Nymphs and Satyr by William-Adolphe Bouguereau
Nymphs and Satyr by William-Adolphe Bouguereau

Nymphs and Satyr c1873 by French Painter William-Adolphe Bouguereau (1825 – 1905) of the Academic Period who created modern interpretations of classical subjects based of mythological themes.

Four enchanting and playful water Nymphs drag a Satyr into the pond while three other Nymphs watch from a distance.

This is a retouched digital art reproduction of a public domain image.

Info Below Courtesy Wikipedia.org

William-Adolphe Bouguereau was born in La Rochelle, France, on 30 November 1825, into a family of wine and olive oil merchants.[4] The son of Théodore Bouguereau (born 1800) and Marie Bonnin (1804), known as Adeline, William was brought up a Catholic. He had an elder brother, Alfred, and a younger sister, Marie (known as Hanna), who died when she was seven.

The family moved to Saint-Martin-de-Ré in 1832. Another sibling was born in 1834, Kitty. At the age of 12, Bouguereau went to Mortagne to stay with his uncle Eugène, a priest and developed a love of nature, religion and literature.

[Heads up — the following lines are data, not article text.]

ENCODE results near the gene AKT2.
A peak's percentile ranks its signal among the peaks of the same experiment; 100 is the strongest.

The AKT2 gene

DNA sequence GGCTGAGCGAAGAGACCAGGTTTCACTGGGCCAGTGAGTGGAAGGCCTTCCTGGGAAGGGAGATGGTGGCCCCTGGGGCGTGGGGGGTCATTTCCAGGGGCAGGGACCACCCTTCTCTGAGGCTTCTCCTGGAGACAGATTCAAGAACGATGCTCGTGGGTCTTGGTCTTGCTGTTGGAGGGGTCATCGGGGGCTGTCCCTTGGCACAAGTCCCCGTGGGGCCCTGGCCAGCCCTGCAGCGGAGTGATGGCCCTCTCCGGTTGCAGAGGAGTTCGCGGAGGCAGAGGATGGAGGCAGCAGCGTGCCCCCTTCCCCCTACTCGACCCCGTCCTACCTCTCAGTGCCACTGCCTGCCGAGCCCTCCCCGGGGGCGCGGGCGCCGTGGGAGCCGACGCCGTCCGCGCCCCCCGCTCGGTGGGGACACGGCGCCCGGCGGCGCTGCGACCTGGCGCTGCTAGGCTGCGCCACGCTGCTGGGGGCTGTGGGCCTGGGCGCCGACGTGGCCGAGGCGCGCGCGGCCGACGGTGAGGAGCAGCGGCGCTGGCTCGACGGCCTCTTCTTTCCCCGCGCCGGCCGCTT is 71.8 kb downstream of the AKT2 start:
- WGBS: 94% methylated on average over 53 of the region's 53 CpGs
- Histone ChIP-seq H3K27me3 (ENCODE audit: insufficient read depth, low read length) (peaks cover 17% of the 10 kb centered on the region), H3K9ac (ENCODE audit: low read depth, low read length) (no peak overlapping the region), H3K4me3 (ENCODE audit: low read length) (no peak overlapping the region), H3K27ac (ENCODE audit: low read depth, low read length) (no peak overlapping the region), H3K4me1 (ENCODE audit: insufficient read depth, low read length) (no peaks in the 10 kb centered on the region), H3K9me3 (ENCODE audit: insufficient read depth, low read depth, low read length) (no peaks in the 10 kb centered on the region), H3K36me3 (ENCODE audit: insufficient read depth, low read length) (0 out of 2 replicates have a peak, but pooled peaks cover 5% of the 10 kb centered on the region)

In 1839, he was sent to study for the priesthood at a Catholic college in Pons. Here he was taught to draw and paint by Louis Sage, who had studied under Ingres. Bouguereau reluctantly left his studies to return to his family, now residing in Bordeaux.

There he met a local artist, Charles Marionneau, and commenced at the Municipal School of Drawing and Painting in November 1841. Bouguereau also worked as a shop assistant, hand-colouring lithographs and making small paintings that were reproduced using chromolithography.

He was soon the best pupil in his class, and decided to become an artist in Paris. To fund the move, he sold portraits – 33 oils in three months. All were unsigned and only one has been traced. He arrived in Paris aged 20 in March 1846.

Égalité devant la mort (Equality Before Death), 1848, oil on canvas, 141 × 269 cm (55.5 × 105.9 in), Musée d’Orsay, Paris. Equality is Bouguereau’s first major painting, produced after two years at the École des Beaux-Arts de Paris at the age of 23.

Bouguereau became a student at the École des Beaux-Arts.[4] To supplement his formal training in drawing, he attended anatomical dissections and studied historical costumes and archeology.

He was admitted to the studio of François-Édouard Picot, where he studied painting in the academic style. Dante and Virgil in Hell (1850) was an early example of his neo-classical works.

Academic painting placed the highest status on historical and mythological subjects, and Bouguereau determined to win the Prix de Rome, which would gain him a three-year residence at the Villa Medici in Rome, Italy, where in addition to formal lessons he could study first-hand the Renaissance artists and their masterpieces, as well as Greek, Etruscan, and Roman antiquities.

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